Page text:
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View Full Version : Slalom course liability issues??


Upper Michigan Prostar190
07-21-2006, 12:35 PM
So I am thinking about installing a slalom course and I am wondering about liability issues as the course will be in public waters. What happens if someone uses it and gets hurt or goes thru on a jet ski and gets throw off or something and decides to sue for 10 billion dollars?? Obviously the course owner is liable. So is there any type of special insurance you have to carry to have a slalom course?? I figured this would be the place to ask as there are many people who have them here. any advice and information would be appreciated. Thanks!:)

LakePirate
07-21-2006, 12:37 PM
Install it and give it to the city as a gift for the parks and recreation dept. You can then write it off or your taxes. The only downside is they may take it out, but you do know the mayor.

bcampbe7
07-21-2006, 12:41 PM
If you are worth $10 billion dollars you would have a good lawyer to get you out of situations such as this. After all, he got you out of that Taiwanese hooker smuggling "misunderstanding" so he shouldn't have a problem getting you out of this should something go wrong.:D

3event
07-21-2006, 12:42 PM
If MI is anything like WI, the other obstacle is permits. That might be worth a look at the same time.

I agree that if you get the go, owning a course on public waters could lead to liability and other general headaches such as maintenance.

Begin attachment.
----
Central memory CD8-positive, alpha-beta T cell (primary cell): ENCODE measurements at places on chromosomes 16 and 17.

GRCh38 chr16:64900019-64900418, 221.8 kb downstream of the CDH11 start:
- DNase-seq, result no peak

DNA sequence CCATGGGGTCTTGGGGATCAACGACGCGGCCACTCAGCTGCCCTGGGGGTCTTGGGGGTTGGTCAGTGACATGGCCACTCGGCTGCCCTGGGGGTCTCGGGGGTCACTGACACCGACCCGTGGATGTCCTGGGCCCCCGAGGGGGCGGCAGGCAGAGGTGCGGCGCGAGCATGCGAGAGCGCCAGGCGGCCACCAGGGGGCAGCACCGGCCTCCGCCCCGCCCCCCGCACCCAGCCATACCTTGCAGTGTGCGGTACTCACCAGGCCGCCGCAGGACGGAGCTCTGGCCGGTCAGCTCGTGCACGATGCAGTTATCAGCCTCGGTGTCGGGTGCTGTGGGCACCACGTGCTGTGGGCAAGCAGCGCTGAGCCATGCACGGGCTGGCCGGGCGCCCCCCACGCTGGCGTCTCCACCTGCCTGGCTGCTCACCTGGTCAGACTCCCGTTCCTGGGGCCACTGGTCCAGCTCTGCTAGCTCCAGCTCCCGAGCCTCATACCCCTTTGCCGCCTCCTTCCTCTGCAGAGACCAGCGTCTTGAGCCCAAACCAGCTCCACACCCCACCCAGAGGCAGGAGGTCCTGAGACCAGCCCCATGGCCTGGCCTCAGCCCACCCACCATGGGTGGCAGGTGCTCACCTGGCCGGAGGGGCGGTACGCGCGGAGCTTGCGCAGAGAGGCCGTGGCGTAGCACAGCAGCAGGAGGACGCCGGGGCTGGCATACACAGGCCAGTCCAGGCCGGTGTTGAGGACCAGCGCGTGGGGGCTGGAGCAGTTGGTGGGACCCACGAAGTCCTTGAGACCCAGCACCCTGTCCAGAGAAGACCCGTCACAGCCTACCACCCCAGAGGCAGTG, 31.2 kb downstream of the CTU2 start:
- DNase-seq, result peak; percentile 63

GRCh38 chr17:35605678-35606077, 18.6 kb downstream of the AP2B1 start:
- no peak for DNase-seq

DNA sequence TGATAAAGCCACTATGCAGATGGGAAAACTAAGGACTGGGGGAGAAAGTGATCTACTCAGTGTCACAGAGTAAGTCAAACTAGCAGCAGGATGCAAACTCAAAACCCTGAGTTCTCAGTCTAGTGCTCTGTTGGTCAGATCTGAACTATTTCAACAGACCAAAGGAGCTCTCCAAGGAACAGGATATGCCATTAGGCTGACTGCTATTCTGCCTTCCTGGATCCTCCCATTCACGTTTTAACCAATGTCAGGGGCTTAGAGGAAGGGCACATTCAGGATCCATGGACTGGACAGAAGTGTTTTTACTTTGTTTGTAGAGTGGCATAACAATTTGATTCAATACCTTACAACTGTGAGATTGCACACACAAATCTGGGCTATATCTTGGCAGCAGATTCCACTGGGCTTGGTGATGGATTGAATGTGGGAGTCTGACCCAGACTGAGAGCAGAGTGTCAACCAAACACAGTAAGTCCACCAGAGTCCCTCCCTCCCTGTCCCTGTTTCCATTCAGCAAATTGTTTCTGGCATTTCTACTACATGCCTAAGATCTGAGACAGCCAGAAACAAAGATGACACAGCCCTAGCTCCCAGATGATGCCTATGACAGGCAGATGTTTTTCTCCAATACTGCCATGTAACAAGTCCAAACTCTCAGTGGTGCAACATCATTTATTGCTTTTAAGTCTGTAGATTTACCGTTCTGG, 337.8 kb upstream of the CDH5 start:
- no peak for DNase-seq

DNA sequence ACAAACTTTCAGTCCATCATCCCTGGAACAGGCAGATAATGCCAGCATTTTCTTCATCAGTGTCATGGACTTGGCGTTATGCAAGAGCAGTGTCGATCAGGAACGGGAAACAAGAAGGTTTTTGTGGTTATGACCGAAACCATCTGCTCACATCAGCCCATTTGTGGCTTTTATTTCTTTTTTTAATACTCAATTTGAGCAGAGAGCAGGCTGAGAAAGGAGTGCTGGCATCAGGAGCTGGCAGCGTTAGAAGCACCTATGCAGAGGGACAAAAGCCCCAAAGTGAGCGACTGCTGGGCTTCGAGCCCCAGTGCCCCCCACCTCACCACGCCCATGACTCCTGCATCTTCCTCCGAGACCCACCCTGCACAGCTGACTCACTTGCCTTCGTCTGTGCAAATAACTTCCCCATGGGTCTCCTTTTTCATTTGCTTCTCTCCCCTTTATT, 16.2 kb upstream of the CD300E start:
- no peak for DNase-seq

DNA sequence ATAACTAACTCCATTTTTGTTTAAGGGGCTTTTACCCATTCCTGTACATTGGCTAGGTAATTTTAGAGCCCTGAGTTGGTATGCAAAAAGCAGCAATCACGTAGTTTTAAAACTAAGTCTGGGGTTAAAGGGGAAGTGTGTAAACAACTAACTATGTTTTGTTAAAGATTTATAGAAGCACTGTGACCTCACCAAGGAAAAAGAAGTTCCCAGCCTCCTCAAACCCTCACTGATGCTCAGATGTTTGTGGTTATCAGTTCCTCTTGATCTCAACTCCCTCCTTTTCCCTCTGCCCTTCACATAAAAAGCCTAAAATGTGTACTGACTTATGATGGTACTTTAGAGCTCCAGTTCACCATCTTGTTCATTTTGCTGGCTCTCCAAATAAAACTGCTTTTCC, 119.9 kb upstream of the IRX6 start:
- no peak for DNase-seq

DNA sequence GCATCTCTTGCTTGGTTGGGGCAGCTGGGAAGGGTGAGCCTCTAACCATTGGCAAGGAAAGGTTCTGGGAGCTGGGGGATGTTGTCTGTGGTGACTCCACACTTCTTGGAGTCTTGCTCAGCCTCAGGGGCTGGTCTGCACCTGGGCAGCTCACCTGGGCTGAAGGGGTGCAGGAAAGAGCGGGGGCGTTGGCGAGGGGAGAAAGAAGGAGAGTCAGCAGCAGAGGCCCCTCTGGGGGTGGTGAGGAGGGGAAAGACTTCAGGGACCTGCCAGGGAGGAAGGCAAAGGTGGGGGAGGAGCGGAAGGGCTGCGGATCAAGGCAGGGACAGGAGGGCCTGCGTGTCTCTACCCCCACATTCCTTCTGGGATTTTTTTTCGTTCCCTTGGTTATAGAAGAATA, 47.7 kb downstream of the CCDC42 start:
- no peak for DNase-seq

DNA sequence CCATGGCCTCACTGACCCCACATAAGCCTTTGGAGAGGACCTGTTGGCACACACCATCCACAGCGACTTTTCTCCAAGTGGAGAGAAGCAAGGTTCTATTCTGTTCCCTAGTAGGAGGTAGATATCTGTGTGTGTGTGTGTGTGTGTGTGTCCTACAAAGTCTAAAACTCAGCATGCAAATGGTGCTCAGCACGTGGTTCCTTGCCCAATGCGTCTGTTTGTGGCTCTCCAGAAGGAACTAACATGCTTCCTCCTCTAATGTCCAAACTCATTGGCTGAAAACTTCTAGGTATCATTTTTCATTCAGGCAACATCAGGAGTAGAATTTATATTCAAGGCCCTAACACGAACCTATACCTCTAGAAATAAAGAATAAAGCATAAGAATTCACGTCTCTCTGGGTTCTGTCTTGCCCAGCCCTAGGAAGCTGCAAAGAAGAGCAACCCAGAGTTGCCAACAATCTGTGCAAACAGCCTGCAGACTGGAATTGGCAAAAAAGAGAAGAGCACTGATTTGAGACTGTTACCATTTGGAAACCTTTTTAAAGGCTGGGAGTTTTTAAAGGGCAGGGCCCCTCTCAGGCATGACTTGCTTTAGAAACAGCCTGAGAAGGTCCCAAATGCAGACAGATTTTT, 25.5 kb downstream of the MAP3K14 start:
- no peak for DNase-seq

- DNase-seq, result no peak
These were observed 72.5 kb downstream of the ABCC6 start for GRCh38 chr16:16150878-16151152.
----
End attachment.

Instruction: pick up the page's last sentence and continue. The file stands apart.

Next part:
Some dudes set up a homemade one on our lake back in the 80s, and it took only a few days for homeowners' protests to get it removed. In those pre-GPS days, they waited until winter, measured it on the ice, drilled holes and dropped anchors.

jmac197
07-21-2006, 12:51 PM
In NY we established a Ski Club and registered it with USAWaterski. By registering, and paying a fee, we are covered under the USAWaterski insurance. My partner took care of all that so my knowledge is basic. Anyway, we purchased the course, gave it to the club, and the club maintains it. The club owns nothing worth suing for and we are only members of the club.

We also have a floating object permit for our course. Because everything is legal and we have a very good releationship with the local Sheriff's dept. the boat cop actually keeps an eye on it. The floating permit also allowed us to sink a couple of mourings so others can hang and watch without drifting into the course.

Later
Jim

Ric
07-21-2006, 12:57 PM
Get the sinkable kind

Upper Michigan Prostar190
07-21-2006, 03:45 PM
Whats the sinkable kind Ric?:confused: How do you know the difference? Most I see are EZ slalom or insta-slalom. I am new to this stuff. SO you just sink the course when finished then? and raise it when your ready to ski again? what do you do, dive down there and attach buoys to it?

east tx skier
07-21-2006, 03:50 PM
www.walleyskier.com has redesigned the old accusink stuff, and supposedly done a really good job with the design. To sink it will cost you around $1,300 from walleyskier. Or you could give the buckts with rocks and tires method a go (pictures and explanation in this forum under DIY Submersible Slalom Course (http://www.tmcowners.com/teamtalk/showthread.php?t=5790&highlight=Submersible); also at www.aquaskier.com).

I'll throw in a plug for Ed at EZ Slalom. Great to work with. Well built course and good prices. If you're going for permanent installation, you'll want the $tainless $teel mainline.

Our permanent course is individually anchored. We have the portable because water levels are sometimes too low to use our permanent setup. We leave the anchors and subs out full time and swim the buoys out when we're going to use it. We haven't concerned ourselves with liability much. Traffic in our cove isn't an issue and the boats that are there are the neighbors who know to avoid it when it's installed. When it's not, it's deep enough that it's not an issue.